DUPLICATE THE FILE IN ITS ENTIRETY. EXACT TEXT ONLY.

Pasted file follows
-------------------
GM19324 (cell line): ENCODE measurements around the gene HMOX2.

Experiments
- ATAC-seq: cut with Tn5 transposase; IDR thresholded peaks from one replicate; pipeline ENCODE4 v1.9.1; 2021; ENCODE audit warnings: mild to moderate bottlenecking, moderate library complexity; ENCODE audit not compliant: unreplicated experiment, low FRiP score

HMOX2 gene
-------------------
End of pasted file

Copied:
GM19324 (cell line): ENCODE measurements around the gene HMOX2.

Experiments
- ATAC-seq: cut with Tn5 transposase; IDR thresholded peaks from one replicate; pipeline ENCODE4 v1.9.1; 2021; ENCODE audit warnings: mild to moderate bottlenecking, moderate library complexity; ENCODE audit not compliant: unreplicated experiment, low FRiP score

HMOX2 gene